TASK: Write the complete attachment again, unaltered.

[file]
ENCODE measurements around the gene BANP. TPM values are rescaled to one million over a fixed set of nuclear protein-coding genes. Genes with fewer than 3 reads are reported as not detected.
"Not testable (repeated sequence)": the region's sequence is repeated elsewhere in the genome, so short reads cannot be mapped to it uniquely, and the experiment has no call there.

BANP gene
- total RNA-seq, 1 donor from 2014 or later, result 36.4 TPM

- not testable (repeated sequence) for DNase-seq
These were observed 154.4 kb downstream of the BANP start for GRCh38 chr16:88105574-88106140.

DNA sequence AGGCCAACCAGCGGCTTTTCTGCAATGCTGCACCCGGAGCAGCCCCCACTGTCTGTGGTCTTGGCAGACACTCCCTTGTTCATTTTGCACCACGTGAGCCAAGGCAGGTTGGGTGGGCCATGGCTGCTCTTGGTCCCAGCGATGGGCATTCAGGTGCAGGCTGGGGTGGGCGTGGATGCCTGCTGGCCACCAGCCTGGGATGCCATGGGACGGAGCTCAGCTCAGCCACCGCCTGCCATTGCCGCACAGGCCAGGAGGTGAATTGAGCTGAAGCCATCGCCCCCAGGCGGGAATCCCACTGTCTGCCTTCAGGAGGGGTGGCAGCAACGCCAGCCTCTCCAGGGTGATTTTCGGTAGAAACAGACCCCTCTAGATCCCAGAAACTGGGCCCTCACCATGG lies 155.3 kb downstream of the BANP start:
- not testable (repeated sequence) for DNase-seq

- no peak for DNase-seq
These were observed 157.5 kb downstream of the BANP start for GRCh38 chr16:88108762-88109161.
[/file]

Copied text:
ENCODE measurements around the gene BANP. TPM values are rescaled to one million over a fixed set of nuclear protein-coding genes. Genes with fewer than 3 reads are reported as not detected.
"Not testable (repeated sequence)": the region's sequence is repeated elsewhere in the genome, so short reads cannot be mapped to it uniquely, and the experiment has no call there.

BANP gene
- total RNA-seq, 1 donor from 2014 or later, result 36.4 TPM

- not testable (repeated sequence) for DNase-seq
These were observed 154.4 kb downstream of the BANP start for GRCh38 chr16:88105574-88106140.

DNA sequence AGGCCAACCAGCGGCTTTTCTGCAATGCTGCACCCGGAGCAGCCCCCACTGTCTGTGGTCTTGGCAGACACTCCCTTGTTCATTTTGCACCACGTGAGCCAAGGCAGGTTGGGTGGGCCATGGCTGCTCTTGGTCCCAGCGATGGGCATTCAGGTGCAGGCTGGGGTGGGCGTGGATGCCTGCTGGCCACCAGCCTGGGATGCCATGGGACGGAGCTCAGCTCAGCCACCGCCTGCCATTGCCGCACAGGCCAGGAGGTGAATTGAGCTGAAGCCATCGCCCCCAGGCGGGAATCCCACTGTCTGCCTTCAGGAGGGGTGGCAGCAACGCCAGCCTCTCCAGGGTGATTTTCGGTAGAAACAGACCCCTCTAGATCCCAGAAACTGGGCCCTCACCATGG lies 155.3 kb downstream of the BANP start:
- not testable (repeated sequence) for DNase-seq

- no peak for DNase-seq
These were observed 157.5 kb downstream of the BANP start for GRCh38 chr16:88108762-88109161.